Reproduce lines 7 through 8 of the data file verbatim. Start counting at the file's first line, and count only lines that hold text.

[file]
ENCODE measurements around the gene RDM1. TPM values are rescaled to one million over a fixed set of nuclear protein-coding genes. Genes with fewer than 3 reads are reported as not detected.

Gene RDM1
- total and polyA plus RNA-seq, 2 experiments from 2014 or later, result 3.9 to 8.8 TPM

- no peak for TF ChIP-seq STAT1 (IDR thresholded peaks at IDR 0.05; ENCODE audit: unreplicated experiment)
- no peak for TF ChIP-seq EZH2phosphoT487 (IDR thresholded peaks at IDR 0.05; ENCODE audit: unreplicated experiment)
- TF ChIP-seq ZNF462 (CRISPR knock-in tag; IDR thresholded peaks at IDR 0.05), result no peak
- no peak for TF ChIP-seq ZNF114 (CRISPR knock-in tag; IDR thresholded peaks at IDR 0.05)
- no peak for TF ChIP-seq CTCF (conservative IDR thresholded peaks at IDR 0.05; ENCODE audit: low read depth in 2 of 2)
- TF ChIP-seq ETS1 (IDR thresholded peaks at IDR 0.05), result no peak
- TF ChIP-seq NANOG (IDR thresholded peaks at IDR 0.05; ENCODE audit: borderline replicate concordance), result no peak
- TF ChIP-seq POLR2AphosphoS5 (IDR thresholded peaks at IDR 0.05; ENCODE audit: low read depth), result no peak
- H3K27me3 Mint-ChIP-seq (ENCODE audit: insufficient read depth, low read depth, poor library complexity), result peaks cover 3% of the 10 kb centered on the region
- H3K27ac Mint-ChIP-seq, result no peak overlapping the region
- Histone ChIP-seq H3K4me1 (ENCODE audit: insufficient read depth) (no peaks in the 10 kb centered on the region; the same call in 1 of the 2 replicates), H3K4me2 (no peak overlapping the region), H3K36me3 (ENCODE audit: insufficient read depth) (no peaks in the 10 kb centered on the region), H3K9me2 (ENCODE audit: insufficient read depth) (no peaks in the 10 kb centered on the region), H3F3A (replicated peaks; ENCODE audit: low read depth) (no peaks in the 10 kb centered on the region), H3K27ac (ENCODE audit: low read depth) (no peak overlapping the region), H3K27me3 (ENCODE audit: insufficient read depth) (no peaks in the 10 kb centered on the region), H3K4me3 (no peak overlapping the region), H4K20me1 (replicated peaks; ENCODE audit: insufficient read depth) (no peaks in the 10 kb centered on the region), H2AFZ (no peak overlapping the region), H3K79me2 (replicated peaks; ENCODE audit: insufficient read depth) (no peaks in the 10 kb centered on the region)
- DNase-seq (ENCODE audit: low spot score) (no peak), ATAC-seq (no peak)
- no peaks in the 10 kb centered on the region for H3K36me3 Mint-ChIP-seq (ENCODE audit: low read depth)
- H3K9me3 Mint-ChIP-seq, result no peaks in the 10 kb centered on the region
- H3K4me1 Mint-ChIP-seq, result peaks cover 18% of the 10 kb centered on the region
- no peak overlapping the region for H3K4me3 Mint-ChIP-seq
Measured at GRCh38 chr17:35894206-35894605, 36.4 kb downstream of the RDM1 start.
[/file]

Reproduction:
- no peak for TF ChIP-seq ZNF114 (CRISPR knock-in tag; IDR thresholded peaks at IDR 0.05)
- no peak for TF ChIP-seq CTCF (conservative IDR thresholded peaks at IDR 0.05; ENCODE audit: low read depth in 2 of 2)